Defining itself as “an independent non-profit-organization concerned about the impact of science and technology on society,” the International Network of Engineers and Scientists for Global Responsibility (INES) is composed of more than 90 member organizations in 50 countries. Founded in 1991 in Berlin, INES focuses its efforts on “disarmament and international peace, ethics, justice and sustainable development.” In the words of Professor Joseph Rotblat, an INES Council Member who in 1995 was awarded a Nobel Peace Prize for his work as an anti-nuclear activist, the organization is today a haven for “scientists with a social conscience.” As such, INES members are expected not only to have “training in science or technology,” but also a keen sympathy for the group’s anti-capitalist agenda.
For instance, according to INES’s founding document, members must work to minimize the “gross inequalities and injustice between and within industrialized and developing countries [that] undermine economic, social and environmental security.” Moreover, INES members must tailor their scientific pursuits to fit within the organization’s vision of re-distributive justice, and “work for the reduction of military spending and for the transfer of resources to the satisfaction of basic needs.”
Considering itself primarily a “network” for like-minded engineers and scientists, INES regularly reaches out to those who share its political motivations. Hence it often partners with leftist NGOs like the anti-nuclear coalition Abolition 2000. Dr David Krieger, President of the Nuclear Age Peace Foundation, serves as Deputy Chair of INES. The Nuclear Age Peace Foundation gives enormous financial support to INES, including annual grants exceeding $179,000 each year from 2002 through 2004.
INES promotes research from those professionals who share its grave concerns about the budding relationship between capitalism and science. In May 2003, for instance, INES solicited contributions from its members in order to publish a document called “Towards a Convention on Knowledge.” Written by scholars from three affiliate groups — the Institute of Science in Society, Scientists for Global Responsibility, and the Trans World Network — this document lashed out at the “increasingly intimate alliance between science and big business,” and condemned those scientists who did not share the authors’ view of a science grounded in a leftist conception of ethics. “The predominant attitude among scientists is that science is ethically neutral,” insisted the writers. “So they keep bringing more powerful and uncontrollable means of destruction to the fray.” By the latter, the writers had in mind the global proliferation of new technologies; and their solution dovetailed with the socialist sympathies of INES members: “New forms of public ownership.”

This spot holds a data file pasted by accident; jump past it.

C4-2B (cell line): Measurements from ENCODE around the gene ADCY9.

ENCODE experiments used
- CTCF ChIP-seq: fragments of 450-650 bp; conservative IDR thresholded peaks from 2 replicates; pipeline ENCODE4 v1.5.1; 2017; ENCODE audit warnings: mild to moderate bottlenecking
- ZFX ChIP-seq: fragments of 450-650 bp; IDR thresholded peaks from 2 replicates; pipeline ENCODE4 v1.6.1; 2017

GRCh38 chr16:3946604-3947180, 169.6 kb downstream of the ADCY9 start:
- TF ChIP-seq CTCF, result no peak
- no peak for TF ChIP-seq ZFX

In October 2001, just a month after the terrorist attacks of 9/11, INES published in its monthly newsletter an item called the “Merida Manifesto.” Authored by a group of INES-aligned professors in various Latin American countries, the manifesto, while eschewing a frank endorsement, rationalized the attacks as retribution for “criminal U.S. foreign policy.” Wrote the professors: “We join the short list of those who clearly and strongly condemn the international behavior of the United States government and other imperialist states in the last century and the beginnings of the twenty first. As a matter of fact, such unjustified behavior has been, directly or indirectly, the cause of the death of millions of children and innocent people in general.”
The authors then asserted that the U.S. led-effort to destroy the Taliban and al Qaeda in Afghanistan was the moral equivalent of the September 11th attacks. “This is not to say that we justify in any way the violent events that took place in New York and Washington last September 11,” they wrote. “However, we equally disapprove the violent and murderous response of the U.S.A. government against the people of Afghanistan.” In conclusion, the manifesto counseled against any excessive sympathy for the American victims of September 11: “We must also denounce the unfair and quite disproportionate significance given to the terrorist attack of September 11 by comparison with many other terrorist acts carried out around the world—many of them performed by the U.S. government.”